Students, faculty and online commenting trolls, the libertarian troublemaker is back! Last semester, I was called an “idiot,” a “frat boy rhetor” and — my personal favorite — a “dumb libertarian who jerks off to Ayn Rand.” Yet, despite the fact that my IQ is greater than 30, I don’t belong to a fraternity and Rand was an objectively ugly woman, I’ve thoroughly enjoyed the abuse and am thrilled to be your political columnist for my final semester at Berkeley.
Why, you may ask, am I such an intellectual masochist? The answer, dear reader, is discourse. Berkeley is an awfully comfortable place to be a liberal. And while I understand the unlikeliness of my column changing minds about the role of government, I hope my unorthodox viewpoint will seem sensible enough to cultivate respect for dissenting opinions.
Indeed, it’s all too easy to demonize one’s political opponents. In the heat of argument, we can get swept up in our ideology and make hyperbolic statements about dissenters. Liberals become “socialist Nazis” and conservatives become, well, “fascist Nazis.”
In reality, all popular ideologies have an intellectual heritage that should be respected for the pursuit of civility yet scrutinized for the pursuit of truth. I hope my column can function as a call to both by civilly scrutinizing the conventional wisdom of Berkeley’s political norm. And if you disagree with me at the end of each article, at least you will emerge with a “livelier impression of truth, produced by its collision with error,” as the great philosopher John Stuart Mill once wrote.
Let’s begin with democracy. With the Occupy movement marching forward, we’ve heard a lot of hubbub about the virtues of democracy lately. This comes as no surprise considering we’re constantly surrounded by parents, teachers and authority figures extolling the virtues of representative government. Democracy, we are taught, is the best system of government because it relies on the consent of the majority. And while it may not perfectly please everyone, in the famous words of Winston Churchill, “Democracy is the worst form of government except all the others that have been tried.” There is no better system available short of totalitarianism, so we are told, so anyone who disagrees with democracy must be a socialist, fascist Nazi.
Years of mind control have deeply embedded such logic into our thinking, but do we ever stop to reflect on this societal assumption? What, after all, is so great about the political system that condemned Socrates to die, elected Hitler to the German chancellery, instituted systematic discrimination in the Jim Crow South and passed Proposition 8’s ban on gay marriage? Indeed, it seems as if the tyranny of the majority often intrudes upon the individual liberty of minorities.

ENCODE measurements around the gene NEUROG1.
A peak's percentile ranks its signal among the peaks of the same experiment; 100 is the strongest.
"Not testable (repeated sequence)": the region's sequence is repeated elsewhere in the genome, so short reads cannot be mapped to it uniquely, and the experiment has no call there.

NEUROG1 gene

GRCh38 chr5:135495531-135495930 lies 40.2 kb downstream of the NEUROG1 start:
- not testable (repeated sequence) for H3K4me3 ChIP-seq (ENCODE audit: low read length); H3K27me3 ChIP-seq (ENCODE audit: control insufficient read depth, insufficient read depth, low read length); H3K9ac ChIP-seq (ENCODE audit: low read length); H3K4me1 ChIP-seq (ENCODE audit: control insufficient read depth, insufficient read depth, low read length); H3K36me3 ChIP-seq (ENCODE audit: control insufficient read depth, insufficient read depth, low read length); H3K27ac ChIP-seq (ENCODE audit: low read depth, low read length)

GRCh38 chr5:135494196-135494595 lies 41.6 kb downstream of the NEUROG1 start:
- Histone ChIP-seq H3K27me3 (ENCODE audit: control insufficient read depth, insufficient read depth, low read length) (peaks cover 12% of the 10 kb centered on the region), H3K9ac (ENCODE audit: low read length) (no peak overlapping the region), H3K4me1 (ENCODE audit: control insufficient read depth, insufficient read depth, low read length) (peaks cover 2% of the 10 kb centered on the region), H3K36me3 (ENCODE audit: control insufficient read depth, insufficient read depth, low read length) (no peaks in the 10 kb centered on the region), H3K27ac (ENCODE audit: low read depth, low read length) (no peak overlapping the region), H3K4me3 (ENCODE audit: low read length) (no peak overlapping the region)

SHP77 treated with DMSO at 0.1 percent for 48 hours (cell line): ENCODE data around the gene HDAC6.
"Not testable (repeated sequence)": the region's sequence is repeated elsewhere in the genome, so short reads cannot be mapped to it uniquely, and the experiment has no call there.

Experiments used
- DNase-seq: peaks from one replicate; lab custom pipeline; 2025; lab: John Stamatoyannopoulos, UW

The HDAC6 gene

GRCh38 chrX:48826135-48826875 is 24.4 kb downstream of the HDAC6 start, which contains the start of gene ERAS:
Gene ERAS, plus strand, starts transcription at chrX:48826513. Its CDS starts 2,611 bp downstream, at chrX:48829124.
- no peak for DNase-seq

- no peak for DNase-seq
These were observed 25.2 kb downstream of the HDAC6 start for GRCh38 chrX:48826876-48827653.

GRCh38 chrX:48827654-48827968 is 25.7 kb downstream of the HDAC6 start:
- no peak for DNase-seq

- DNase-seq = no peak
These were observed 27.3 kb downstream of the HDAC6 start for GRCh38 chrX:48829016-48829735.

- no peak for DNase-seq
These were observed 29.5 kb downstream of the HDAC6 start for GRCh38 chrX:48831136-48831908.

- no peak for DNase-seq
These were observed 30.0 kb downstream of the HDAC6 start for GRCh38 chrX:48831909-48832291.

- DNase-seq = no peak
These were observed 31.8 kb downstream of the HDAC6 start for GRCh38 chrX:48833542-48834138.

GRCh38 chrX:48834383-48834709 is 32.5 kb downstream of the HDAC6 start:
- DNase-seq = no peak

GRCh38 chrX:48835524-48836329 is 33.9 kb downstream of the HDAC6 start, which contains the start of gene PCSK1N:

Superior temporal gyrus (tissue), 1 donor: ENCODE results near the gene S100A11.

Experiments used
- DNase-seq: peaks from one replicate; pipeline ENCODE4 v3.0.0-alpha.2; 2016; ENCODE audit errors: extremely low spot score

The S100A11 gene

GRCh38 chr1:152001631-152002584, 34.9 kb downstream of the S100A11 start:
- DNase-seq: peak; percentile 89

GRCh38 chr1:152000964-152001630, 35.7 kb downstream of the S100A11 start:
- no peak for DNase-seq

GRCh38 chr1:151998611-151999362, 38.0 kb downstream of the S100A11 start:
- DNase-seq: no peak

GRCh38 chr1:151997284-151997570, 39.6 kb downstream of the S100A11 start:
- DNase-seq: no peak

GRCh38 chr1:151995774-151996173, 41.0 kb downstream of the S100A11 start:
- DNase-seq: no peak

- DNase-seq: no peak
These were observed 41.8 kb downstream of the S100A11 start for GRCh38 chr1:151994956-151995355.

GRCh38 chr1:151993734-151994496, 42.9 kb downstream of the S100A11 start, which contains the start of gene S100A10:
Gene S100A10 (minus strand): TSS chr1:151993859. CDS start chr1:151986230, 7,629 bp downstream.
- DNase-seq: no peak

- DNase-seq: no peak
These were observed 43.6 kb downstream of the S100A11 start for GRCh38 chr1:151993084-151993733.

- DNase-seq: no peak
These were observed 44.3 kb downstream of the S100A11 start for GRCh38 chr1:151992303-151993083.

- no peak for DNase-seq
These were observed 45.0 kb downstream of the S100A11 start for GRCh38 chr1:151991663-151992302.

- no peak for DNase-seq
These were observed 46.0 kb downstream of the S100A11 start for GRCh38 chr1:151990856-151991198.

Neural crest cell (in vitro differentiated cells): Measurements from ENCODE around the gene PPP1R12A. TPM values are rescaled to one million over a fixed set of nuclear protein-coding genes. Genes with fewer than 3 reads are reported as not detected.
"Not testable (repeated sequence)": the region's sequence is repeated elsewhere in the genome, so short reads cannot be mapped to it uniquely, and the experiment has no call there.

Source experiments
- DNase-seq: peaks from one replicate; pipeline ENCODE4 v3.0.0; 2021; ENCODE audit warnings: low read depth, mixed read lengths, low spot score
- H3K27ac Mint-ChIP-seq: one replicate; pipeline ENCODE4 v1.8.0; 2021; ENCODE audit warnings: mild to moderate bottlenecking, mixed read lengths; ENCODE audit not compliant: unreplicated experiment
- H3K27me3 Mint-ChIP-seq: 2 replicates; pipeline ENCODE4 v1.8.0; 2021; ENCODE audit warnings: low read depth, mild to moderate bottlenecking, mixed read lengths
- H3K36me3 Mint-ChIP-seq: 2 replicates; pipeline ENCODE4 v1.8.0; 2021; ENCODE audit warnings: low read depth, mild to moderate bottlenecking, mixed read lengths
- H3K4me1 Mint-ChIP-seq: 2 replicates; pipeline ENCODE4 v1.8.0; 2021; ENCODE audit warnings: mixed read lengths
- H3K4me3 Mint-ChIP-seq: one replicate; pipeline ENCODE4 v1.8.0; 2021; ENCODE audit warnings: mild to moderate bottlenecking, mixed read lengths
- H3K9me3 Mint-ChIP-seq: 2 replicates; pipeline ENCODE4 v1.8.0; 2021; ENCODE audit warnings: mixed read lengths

Uneconomical policies are popularly supported by democracy as well, as shown in Bryan Caplan’s critically acclaimed book “The Myth of the Rational Voter: Why Democracies Choose Bad Policies.” Caplan, a Berkeley graduate and professor of economics at George Mason University, claims that economically uneducated citizens bring several biases with them into the voting booth. Among these are the “antimarket bias” that capitalism is evil, the “antiforeign bias” that free trade and immigration are bad, the “make-work bias” that high employment is equivalent to prosperity and the “pessimistic bias” that the economy is continuously getting worse.
Despite the fact that economists across the ideological spectrum have falsified all four, voters continue to elect politicians promising to fix these “market failures” through harmful policies like protectionism.
Not surprisingly, most attempts to implement direct democracy in American policy-making have been utter failures. Take California’s initiative process for example, where residents can surpass the state legislature by putting statutes and constitutional amendments on the voter ballot. As California Democratic Party Chairman John Burton explained in a recent interview on “The Daily Show,” the initiative process was originally intended “to protect people from the special interests” but has since “become a tool of the special interests to screw the people.” Nowadays, mega corporations like Amazon and Pacific Gas and Electric back initiatives with big bucks to support their business interests.
Of course, the solution to democracy’s woes shouldn’t be authoritarianism. As much as Plato would have us believe it, there are no philosopher kings to solve the world’s problems, and all attempts to find them have miserably failed — like those socialist, fascist Nazis! Instead, we should minimize the role of democracy and allow individuals the freedom to live, love, interact and trade with each other so long as they don’t harm anybody. This is precisely the way we live our everyday lives, so why won’t the government follow suit?